5 Miles of Munger Trail to be Reconstructed

Baihly Warfield
March 27, 2017 07:04 PM

Summer recreation on the Willard Munger State Trail near Duluth may be disrupted. The Minnesota DNR announced Monday morning a 5-mile stretch between Grand Avenue and Becks Road will be closed for most of the summer months. 

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The trail will be reconstructed, and because heavy machinery will be used, it will be shut off to all pedestrians. 

"This is definitely a result of the 2012 flooding," Martin Torgerson, Moose Lake area supervisor for the DNR, said. "There was initial stabilization of the trail after the 2012 flood, which didn't mean necessarily permanent repairs."

For example, Torgerson said there are nine or 10 sections of that 5-mile stretch that were repaired with gravel, which can be hard on rollerbladers or some bikers. 

"We have some culverts being replaced and other manholes, smaller culverts, the gravel stretches," Torgerson said. 

Jeff Stremcha said he noticed the issues the first time he biked on the trail, about a year ago.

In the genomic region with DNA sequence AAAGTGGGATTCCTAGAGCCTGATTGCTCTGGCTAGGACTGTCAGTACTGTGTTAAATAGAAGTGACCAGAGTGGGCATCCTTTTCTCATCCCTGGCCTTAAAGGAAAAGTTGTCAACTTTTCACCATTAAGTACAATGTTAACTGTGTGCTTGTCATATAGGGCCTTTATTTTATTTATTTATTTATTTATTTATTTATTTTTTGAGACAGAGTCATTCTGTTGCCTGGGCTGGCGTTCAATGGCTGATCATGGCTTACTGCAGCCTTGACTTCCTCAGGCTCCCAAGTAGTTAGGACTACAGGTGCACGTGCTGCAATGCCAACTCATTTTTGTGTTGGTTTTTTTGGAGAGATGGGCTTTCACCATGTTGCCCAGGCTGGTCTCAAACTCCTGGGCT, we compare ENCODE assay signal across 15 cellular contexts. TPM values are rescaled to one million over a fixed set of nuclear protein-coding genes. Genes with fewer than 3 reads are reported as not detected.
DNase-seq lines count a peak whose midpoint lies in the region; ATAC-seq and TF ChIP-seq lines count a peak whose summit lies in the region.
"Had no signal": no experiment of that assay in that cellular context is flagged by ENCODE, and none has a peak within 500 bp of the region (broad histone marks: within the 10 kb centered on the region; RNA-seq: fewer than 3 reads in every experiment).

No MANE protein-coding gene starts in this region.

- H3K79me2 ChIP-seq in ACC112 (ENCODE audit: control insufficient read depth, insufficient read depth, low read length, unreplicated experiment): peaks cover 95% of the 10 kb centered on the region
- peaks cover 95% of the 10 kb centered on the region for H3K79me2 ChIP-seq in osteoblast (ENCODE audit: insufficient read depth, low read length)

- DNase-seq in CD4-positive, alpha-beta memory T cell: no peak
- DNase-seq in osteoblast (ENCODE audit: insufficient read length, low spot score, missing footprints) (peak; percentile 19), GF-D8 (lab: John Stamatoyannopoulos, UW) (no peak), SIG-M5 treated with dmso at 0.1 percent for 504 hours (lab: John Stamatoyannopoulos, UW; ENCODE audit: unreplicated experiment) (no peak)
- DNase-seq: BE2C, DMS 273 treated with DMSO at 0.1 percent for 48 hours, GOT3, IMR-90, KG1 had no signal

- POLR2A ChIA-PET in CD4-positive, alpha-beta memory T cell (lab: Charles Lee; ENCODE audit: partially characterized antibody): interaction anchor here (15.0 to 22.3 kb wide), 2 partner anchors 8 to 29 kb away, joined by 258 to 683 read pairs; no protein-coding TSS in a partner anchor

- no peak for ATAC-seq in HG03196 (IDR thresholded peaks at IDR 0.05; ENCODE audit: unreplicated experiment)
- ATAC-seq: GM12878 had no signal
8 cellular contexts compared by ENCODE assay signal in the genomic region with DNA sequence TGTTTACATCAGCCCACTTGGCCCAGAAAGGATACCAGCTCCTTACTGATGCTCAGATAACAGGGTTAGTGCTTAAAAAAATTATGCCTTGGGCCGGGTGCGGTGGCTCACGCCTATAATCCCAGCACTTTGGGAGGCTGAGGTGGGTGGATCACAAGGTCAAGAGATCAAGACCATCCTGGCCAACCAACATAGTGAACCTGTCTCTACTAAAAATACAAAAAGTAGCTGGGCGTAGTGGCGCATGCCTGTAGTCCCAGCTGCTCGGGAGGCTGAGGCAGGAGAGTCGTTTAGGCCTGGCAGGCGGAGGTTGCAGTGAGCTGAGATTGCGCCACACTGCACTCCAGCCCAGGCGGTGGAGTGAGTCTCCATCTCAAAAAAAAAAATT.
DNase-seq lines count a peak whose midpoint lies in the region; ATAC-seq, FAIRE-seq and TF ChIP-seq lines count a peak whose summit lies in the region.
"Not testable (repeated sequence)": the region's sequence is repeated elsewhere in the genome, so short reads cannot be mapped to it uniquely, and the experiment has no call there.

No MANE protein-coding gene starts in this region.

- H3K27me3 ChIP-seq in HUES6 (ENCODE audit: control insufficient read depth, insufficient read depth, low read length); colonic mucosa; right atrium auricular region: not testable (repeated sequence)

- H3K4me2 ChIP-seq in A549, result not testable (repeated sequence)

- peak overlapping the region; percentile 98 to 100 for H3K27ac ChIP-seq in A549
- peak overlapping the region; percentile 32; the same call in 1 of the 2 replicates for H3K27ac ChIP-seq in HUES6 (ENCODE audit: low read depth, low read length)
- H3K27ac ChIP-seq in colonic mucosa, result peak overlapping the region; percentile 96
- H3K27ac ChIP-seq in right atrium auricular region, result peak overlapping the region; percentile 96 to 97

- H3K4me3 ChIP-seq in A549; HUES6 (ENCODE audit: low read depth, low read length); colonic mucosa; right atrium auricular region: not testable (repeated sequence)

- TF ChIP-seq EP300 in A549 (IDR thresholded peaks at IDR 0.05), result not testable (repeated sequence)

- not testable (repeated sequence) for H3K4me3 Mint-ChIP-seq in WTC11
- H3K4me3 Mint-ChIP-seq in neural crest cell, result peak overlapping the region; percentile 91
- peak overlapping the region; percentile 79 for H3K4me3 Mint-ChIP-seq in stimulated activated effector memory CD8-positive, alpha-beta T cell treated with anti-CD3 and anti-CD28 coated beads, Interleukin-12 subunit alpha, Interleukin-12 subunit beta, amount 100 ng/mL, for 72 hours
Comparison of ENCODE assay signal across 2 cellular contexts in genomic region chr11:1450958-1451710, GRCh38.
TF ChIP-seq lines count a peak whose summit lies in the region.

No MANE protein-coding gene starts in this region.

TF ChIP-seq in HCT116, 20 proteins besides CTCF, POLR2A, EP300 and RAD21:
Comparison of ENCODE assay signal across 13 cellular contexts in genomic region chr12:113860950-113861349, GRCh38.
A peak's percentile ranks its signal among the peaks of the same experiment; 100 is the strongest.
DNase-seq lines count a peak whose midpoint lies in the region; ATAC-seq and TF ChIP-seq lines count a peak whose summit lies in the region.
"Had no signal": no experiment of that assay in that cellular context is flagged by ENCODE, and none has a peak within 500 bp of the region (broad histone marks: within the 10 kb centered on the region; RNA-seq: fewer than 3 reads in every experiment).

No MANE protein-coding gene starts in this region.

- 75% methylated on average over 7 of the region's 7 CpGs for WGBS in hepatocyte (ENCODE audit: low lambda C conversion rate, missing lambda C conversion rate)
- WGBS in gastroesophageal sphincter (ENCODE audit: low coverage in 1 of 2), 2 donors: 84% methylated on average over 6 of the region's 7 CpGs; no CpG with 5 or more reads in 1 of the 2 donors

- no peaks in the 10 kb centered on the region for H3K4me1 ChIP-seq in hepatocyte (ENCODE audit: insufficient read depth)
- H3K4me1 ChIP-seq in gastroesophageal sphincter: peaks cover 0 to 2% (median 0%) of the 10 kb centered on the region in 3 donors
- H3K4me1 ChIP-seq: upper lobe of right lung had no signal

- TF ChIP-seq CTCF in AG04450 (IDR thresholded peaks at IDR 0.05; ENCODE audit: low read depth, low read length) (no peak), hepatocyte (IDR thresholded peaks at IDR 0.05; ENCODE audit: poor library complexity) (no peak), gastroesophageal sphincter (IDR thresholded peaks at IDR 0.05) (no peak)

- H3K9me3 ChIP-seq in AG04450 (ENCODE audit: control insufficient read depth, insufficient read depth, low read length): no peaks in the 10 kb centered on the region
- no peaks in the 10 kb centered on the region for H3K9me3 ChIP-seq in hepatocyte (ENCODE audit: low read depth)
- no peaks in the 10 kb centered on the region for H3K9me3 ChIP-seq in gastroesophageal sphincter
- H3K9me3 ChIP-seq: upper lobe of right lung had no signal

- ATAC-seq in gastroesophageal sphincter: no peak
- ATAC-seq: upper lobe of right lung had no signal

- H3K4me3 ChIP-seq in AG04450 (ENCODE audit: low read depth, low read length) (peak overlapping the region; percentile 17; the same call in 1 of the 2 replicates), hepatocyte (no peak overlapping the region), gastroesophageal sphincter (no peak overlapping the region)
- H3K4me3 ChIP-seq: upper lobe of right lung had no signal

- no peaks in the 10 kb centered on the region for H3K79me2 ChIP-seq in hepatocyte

"There were a number of washed-out gravel sections," Stremcha said. "There's a couple of actual paved sections where the pavement is in very tough shape."

He said it's still a gorgeous trail to get in a couple hours of riding, but he brings different equipment to do it. 

"Today, I brought my gravel bike instead of a road bike because it handles the rough pavement a little better," Stremcha said. 

Art and Barb Boline mostly use the trail for walking. 

"It's flat, it's paved. It's a nice place to walk," Art said. 

"It's quiet," Barb added.

"If we were rollerblading or something like that, it might be different," Art said. "But for our purposes, for walking, it's better than a dirt path."

Torgerson said he knows this is a well-loved trail, and some might not be happy it will be closed for four months. But he said the end result will be worth it. 

"People will definitely love the outcome of this, and it will finally be a whole trail again," Torgerson said.

Plus, those who love to get outdoors know they have alternatives in Duluth and the surrounding area. 

"Honestly, when the weather gets nicer, I'll be doing more mountain biking than road riding," Stremcha said. 

"We sometimes bike from the Becks end, so it might restrict that a little bit," Art Boline said. 

"But there are other options," Barb said. 

Work zones will be marked with signs and fencing, and the DNR is asking pedestrians to look for those and stay out. 


Baihly Warfield

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